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What’s wrong with the 49ers running game?

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It’s not on one person

San Francisco 49ers v Arizona Cardinals Photo by Christian Petersen/Getty Images

The San Francisco 49ers are evolving on offense. Jimmy Garoppolo had thrown the ball over 37 times in each of the past three games. Before this stretch, Garoppolo only had thrown the ball more than 30 times in a game twice this season. That evolution may not be by choice, though. Here is a look at the running game from the offense against the Carolina Panthers compared to the past three games:

49ers rushing yards vs. Panthers: 38 rushes for 232 yards, five touchdowns, ten rushing first downs. Three games since: 77 rushes for 222 yards, 0 touchdowns, eight rushing first downs.

Coming into the first game against Arizona, the 49ers were running the ball on 64% of their first downs. San Francisco’s divisional opponents have come prepared to stop the run on early downs. ESPN’s Bill Barnwell said the Cardinals ran eight men or more into the box on eight of San Francisco’s 19 running plays Sunday; that 42.1% rate was the fourth-highest in the league. Arizona and Seattle have middle of the pack run defenses. So what has been the reason for the struggle? It’s impossible and unfair to pin the offenses struggle.

Finding the reasons

The obvious answer is George Kittle. His versatility as a blocker, paired with Kyle Juszczyk, gave the 49ers the most dynamic and diverse rushing offense in the NFL the first two months of the season. Without Kittle, Ross Dwelley has filled in admirably, but there’s no replacing Kittle. When you lose a blocker like Kittle that can execute on the move or as an inline blocker, you lose the ability to call different types of runs. Let’s go back to the Carolina game when Tevin Coleman had a 22-yard run on a stretch zone play:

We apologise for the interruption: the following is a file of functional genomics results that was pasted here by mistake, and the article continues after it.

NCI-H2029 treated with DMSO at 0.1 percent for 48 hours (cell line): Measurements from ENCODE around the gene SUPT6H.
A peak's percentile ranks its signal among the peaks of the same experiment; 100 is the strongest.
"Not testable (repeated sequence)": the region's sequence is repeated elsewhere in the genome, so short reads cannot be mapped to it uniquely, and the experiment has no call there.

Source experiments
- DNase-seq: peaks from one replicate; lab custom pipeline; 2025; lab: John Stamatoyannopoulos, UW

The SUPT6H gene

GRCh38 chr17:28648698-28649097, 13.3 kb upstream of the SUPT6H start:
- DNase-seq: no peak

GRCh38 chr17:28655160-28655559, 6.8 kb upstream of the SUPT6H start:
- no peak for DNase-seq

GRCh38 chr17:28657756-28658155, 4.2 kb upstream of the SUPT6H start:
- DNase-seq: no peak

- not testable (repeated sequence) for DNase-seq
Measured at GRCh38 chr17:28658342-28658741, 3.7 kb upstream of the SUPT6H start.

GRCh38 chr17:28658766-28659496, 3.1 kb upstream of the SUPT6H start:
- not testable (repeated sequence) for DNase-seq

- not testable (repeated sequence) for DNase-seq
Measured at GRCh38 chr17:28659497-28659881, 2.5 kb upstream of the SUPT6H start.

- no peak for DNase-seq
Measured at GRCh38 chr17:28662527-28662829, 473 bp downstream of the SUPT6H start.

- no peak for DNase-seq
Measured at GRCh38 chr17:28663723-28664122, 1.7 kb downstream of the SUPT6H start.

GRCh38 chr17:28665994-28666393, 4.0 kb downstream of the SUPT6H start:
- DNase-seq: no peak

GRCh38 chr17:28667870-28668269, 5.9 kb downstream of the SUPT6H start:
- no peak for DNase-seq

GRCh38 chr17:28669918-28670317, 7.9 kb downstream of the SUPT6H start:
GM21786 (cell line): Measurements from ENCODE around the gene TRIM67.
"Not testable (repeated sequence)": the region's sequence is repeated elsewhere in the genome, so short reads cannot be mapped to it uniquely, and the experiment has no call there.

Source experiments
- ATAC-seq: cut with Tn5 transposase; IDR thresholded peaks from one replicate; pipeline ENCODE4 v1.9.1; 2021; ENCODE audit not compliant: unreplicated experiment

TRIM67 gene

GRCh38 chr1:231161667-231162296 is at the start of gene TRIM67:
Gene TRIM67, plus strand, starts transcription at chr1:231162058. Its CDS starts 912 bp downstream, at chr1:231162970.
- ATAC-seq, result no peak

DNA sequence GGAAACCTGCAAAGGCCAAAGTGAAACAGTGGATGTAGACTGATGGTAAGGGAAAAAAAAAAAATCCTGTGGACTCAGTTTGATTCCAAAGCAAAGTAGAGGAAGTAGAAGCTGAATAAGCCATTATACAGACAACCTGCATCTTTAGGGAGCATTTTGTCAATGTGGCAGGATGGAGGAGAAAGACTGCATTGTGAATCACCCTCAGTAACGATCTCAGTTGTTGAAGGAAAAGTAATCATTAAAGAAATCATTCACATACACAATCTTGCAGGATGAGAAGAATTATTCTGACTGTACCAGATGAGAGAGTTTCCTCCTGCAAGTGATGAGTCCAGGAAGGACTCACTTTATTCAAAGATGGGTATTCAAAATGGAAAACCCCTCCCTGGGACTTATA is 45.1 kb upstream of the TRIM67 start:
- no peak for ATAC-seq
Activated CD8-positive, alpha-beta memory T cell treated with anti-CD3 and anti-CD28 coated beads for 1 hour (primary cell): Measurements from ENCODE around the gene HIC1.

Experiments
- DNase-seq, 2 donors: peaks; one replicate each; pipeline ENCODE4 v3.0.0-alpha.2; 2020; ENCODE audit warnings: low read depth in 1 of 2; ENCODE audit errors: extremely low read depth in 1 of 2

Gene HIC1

Luke Kuechly is one of the best linebackers in football, and Kittle drives him and throws Kuechly to the ground like he’s a middle-schooler.

Aside from Kittle, we don’t see runs like above out of shotgun, or much of any misdirection. The offense seemed to run more misdirection against Carolina than they did in the past three games.

The offensive line isn’t dominating in the way they did to begin the season. Arizona had 26 tackles that were “stops” against the 49ers on Sunday. Let’s review the first three runs of the game:

The first run of the game is a toss play to Coleman. Tomlinson gets pushed back a couple of yards into the backfield. Juice overruns the middle linebacker, and he makes a tackle for one.

On the second run, play is a draw to Mostert, and McGlinchey gets pushed into the hole, Tomlinson gets thrown to the side, and his man makes a tackle for a gain of three.

The third run play is “Wanda sift,” which is Shanahan’s bread and butter, a weak-side zone run play. On this play, Garrett Celek gets beaten, which forces Juice to pick up his man. The guy that Juice was supposed to block is now free to tackle Mostert. For good measure, Mike McGlinchey misses two blocks on one play, and his man assists with the tackle.